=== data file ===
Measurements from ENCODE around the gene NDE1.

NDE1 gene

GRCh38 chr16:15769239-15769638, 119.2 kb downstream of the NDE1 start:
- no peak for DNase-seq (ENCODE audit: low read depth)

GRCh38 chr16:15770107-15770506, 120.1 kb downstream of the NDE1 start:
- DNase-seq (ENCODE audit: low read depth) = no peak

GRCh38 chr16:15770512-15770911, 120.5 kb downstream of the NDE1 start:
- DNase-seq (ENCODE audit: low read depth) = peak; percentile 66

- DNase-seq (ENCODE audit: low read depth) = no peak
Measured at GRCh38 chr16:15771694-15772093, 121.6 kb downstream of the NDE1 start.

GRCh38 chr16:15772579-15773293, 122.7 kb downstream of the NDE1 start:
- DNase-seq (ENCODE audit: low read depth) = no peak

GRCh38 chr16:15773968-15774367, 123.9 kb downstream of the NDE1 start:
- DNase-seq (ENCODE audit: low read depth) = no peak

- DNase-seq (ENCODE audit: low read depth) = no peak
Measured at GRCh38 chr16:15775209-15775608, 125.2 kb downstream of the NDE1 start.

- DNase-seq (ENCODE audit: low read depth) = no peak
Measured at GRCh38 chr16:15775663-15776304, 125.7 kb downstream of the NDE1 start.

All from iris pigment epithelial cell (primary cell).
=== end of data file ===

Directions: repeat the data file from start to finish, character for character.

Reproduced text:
Measurements from ENCODE around the gene NDE1.

NDE1 gene

GRCh38 chr16:15769239-15769638, 119.2 kb downstream of the NDE1 start:
- no peak for DNase-seq (ENCODE audit: low read depth)

GRCh38 chr16:15770107-15770506, 120.1 kb downstream of the NDE1 start:
- DNase-seq (ENCODE audit: low read depth) = no peak

GRCh38 chr16:15770512-15770911, 120.5 kb downstream of the NDE1 start:
- DNase-seq (ENCODE audit: low read depth) = peak; percentile 66

- DNase-seq (ENCODE audit: low read depth) = no peak
Measured at GRCh38 chr16:15771694-15772093, 121.6 kb downstream of the NDE1 start.

GRCh38 chr16:15772579-15773293, 122.7 kb downstream of the NDE1 start:
- DNase-seq (ENCODE audit: low read depth) = no peak

GRCh38 chr16:15773968-15774367, 123.9 kb downstream of the NDE1 start:
- DNase-seq (ENCODE audit: low read depth) = no peak

- DNase-seq (ENCODE audit: low read depth) = no peak
Measured at GRCh38 chr16:15775209-15775608, 125.2 kb downstream of the NDE1 start.

- DNase-seq (ENCODE audit: low read depth) = no peak
Measured at GRCh38 chr16:15775663-15776304, 125.7 kb downstream of the NDE1 start.

All from iris pigment epithelial cell (primary cell).